Testimony Education

Testimony on Improving the NYC Department of Education's Fiscal Transparency

Submitted to the NY City Council's Joint Education and Contract Committee

April 11, 2009

Hon. Robert Jackson
Chair, Committee on Education
New York City Council
250 Broadway, Rm. 1747
New York, NY 10007

Hon. Letitia James
Chair, Committee on Contracts
New York City Council
250 Broadway, Suite 1815
New York, NY 10007

Dear Councilmember Jackson and Councilmember James:

This letter is submitted as written testimony to the City Council joint Education and Contracts Committee hearing on oversight of the Department of Education’s Contracting and Procurement Process. CBC has two recommendations to increase accountability and transparency with regard to all of DOE’s fiscal operations, including contracting and procurement. First, the New York City Comptroller’s role in auditing the DOE should be codified; second, a firm deadline should be set by which the DOE must fully integrate with the City’s Financial Management System (FMS).

Currently, all DOE contracts, competitive and non-competitive, greater than $25,000 are registered with the Comptroller. This registration process includes a review of contractor information for integrity and performance and an opportunity for the Comptroller to express any objections. In addition DOE agrees to undergo audits by the Comptroller, although as a state instrumentality it is arguably not required to do so. CBC recommends formalizing the relationship between the Comptroller and the DOE. It is in the best interest of all parties to remove any ambiguity about the Comptroller’s role and to keep the lines of accountability clear.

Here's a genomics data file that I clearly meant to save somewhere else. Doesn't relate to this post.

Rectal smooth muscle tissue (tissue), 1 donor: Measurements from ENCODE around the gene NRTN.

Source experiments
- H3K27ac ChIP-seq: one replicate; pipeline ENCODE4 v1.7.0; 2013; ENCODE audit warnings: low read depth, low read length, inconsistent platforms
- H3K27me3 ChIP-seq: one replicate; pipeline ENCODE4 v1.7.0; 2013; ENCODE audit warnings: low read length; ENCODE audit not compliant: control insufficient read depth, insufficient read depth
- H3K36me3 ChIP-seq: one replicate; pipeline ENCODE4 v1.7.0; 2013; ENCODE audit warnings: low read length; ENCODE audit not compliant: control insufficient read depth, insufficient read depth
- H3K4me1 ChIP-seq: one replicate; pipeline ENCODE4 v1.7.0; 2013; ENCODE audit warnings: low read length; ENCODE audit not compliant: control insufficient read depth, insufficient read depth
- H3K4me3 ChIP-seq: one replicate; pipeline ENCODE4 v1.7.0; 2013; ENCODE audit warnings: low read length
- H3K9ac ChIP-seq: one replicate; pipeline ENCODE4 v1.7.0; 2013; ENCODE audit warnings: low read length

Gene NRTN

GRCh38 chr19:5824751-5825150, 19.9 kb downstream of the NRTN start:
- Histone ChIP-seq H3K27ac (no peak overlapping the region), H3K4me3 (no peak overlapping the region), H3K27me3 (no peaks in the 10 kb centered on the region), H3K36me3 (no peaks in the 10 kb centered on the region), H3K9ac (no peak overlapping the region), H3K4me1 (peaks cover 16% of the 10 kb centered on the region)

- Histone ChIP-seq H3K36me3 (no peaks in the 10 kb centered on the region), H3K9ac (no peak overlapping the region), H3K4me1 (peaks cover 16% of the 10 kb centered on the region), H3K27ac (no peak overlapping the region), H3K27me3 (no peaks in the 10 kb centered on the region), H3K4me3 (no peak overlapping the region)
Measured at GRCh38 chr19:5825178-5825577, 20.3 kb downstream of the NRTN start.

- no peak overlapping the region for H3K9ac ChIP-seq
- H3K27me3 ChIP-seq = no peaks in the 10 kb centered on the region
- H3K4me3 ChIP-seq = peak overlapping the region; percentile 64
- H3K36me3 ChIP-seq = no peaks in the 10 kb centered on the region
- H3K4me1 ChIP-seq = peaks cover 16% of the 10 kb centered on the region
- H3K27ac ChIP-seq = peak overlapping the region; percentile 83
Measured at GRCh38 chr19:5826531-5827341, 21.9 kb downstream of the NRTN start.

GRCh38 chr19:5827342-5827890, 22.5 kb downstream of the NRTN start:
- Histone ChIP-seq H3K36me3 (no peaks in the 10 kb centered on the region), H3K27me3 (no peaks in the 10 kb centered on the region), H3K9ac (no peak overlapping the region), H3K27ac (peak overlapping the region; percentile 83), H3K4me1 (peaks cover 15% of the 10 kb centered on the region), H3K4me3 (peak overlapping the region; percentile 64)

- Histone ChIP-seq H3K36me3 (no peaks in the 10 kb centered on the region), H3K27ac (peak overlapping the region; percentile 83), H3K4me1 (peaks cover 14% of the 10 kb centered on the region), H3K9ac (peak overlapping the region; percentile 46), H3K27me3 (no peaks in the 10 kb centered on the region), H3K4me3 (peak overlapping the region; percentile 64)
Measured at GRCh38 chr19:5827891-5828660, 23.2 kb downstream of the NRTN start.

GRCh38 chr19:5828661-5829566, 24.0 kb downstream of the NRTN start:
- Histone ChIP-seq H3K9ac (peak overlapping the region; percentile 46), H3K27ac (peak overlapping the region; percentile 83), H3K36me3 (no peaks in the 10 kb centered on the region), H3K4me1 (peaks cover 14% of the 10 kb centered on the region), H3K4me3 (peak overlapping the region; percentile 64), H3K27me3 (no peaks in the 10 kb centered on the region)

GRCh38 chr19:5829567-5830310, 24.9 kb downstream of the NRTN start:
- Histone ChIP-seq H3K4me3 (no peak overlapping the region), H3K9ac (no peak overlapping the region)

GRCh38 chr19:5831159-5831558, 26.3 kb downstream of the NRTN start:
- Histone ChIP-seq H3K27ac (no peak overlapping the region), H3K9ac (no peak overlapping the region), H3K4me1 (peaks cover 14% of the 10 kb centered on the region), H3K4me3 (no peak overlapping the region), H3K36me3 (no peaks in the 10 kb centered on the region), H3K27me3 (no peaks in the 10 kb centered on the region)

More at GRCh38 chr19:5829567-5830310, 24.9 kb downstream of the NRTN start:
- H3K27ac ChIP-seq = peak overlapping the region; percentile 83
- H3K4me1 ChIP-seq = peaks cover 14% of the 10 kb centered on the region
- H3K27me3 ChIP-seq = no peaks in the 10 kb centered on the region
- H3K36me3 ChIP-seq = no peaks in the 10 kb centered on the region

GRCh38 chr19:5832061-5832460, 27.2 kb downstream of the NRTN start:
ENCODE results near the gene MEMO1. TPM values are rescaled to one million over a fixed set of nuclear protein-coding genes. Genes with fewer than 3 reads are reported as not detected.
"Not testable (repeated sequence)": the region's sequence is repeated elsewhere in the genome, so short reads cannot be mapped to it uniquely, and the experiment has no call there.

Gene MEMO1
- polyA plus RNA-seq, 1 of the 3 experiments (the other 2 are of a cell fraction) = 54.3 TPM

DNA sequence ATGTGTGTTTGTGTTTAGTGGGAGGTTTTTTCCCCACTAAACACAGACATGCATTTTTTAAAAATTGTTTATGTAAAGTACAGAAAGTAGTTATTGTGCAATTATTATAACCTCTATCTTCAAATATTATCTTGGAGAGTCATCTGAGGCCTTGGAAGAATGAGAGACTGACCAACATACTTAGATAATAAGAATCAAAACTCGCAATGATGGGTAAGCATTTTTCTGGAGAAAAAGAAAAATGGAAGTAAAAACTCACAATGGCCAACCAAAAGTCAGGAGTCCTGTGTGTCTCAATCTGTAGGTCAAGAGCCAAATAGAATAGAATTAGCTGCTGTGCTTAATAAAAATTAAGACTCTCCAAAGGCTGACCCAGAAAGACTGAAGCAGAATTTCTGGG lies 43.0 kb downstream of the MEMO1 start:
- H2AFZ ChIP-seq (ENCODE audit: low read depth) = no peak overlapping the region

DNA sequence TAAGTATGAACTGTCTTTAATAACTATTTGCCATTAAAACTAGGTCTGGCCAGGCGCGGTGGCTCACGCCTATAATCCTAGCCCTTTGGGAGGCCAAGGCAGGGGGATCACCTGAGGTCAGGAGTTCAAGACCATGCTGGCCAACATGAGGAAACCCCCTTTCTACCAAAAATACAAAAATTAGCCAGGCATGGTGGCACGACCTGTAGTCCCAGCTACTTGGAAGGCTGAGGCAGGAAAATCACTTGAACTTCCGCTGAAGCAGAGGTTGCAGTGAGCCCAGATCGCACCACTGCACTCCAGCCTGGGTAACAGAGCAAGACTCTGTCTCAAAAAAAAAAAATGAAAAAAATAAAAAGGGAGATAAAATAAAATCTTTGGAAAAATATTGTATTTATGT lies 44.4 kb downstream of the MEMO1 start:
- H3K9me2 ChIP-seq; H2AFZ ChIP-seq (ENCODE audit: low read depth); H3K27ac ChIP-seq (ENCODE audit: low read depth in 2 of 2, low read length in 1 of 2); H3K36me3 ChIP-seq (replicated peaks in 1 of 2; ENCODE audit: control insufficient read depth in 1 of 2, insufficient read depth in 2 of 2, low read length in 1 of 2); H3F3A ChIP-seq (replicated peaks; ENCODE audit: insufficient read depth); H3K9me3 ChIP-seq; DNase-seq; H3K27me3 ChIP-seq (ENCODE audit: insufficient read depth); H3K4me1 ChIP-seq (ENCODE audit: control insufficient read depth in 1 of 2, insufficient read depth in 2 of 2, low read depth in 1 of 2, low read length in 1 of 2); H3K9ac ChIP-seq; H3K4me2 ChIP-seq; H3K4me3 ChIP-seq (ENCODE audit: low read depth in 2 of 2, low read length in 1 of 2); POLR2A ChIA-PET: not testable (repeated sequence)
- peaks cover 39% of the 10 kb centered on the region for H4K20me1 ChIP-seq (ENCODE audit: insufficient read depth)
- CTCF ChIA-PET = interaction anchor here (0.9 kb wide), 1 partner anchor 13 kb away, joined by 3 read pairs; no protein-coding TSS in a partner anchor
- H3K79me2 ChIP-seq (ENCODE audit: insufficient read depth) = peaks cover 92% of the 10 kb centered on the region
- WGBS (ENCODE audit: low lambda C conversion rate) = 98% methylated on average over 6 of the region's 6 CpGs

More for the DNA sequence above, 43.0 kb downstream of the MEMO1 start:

The DOE has sought to maintain fiscal transparency through its Galaxy information technology system and the Financial Accounting Management Information System (FAMIS). However, other city agencies and oversight entities including the Comptroller and Independent Budget Office use the Financial Management System (FMS) and have trouble accessing the DOE’s budget information. Both FAMIS and FMS have similar functionality, allowing users to track and monitor budget data and approve payment requests, but the data is categorized differently by the two systems making it difficult to share and exchange information. The DOE has been working to integrate the FAMIS and FMS systems in order to increase financial access by oversight agencies since 2006.

Until these two systems are fully integrated, concerns regarding fiscal transparency will continue to arise. Therefore, we recommend setting a firm deadline by which these systems must interface with complete functionality, in order to facilitate complete transparency between the DOE and city oversight agencies.

CBC’s recommendations involve strengthening existing accountability mechanisms without any substantial additional costs or drastic changes to infrastructure.

Thank you for considering our views. If you have any questions, feel free to contact me.


Carol Kellermann